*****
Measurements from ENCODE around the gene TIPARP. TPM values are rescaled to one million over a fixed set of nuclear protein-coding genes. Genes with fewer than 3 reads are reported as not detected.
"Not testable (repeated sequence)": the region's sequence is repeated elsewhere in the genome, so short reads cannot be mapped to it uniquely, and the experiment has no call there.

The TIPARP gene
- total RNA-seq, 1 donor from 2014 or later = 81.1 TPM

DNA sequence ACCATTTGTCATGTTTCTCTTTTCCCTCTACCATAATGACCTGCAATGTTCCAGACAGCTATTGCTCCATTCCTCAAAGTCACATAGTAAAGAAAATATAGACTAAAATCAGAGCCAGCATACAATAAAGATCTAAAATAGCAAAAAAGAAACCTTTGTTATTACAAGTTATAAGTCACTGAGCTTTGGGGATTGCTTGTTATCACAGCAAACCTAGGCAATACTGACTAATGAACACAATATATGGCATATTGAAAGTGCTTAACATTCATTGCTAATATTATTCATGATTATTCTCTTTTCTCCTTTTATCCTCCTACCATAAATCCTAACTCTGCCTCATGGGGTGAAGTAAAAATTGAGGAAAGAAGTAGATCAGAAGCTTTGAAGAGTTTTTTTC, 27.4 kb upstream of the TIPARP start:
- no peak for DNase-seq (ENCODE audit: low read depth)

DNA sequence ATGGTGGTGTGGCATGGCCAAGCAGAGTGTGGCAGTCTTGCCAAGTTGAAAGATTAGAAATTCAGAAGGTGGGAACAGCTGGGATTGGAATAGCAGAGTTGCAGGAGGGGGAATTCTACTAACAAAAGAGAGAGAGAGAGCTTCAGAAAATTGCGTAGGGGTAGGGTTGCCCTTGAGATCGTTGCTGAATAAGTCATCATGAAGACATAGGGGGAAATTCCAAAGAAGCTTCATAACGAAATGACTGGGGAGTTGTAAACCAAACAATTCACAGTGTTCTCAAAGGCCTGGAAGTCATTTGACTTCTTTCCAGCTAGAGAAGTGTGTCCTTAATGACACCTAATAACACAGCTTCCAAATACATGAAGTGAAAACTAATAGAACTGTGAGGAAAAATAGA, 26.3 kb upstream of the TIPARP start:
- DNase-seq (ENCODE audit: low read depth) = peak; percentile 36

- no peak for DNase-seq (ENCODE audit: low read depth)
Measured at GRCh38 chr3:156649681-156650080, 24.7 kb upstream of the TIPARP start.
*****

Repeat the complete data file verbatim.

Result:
Measurements from ENCODE around the gene TIPARP. TPM values are rescaled to one million over a fixed set of nuclear protein-coding genes. Genes with fewer than 3 reads are reported as not detected.
"Not testable (repeated sequence)": the region's sequence is repeated elsewhere in the genome, so short reads cannot be mapped to it uniquely, and the experiment has no call there.

The TIPARP gene
- total RNA-seq, 1 donor from 2014 or later = 81.1 TPM

DNA sequence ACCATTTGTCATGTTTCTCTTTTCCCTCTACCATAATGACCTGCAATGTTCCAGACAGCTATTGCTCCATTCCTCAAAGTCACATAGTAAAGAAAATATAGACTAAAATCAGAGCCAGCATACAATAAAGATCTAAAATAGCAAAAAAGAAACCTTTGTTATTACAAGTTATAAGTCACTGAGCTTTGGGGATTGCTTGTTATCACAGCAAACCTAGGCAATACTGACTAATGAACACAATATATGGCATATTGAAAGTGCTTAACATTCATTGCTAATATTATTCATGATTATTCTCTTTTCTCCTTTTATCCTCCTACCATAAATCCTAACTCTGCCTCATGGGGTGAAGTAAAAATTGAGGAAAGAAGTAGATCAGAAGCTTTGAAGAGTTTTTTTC, 27.4 kb upstream of the TIPARP start:
- no peak for DNase-seq (ENCODE audit: low read depth)

DNA sequence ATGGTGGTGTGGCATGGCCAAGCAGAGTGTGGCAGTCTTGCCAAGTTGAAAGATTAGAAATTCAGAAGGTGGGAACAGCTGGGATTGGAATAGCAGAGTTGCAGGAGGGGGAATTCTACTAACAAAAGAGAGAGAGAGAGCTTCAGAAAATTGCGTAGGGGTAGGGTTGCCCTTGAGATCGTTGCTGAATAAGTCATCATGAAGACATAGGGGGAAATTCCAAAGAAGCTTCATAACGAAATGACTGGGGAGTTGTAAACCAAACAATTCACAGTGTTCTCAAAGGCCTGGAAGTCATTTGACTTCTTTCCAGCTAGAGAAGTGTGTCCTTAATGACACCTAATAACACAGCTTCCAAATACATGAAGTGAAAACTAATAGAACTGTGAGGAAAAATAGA, 26.3 kb upstream of the TIPARP start:
- DNase-seq (ENCODE audit: low read depth) = peak; percentile 36

- no peak for DNase-seq (ENCODE audit: low read depth)
Measured at GRCh38 chr3:156649681-156650080, 24.7 kb upstream of the TIPARP start.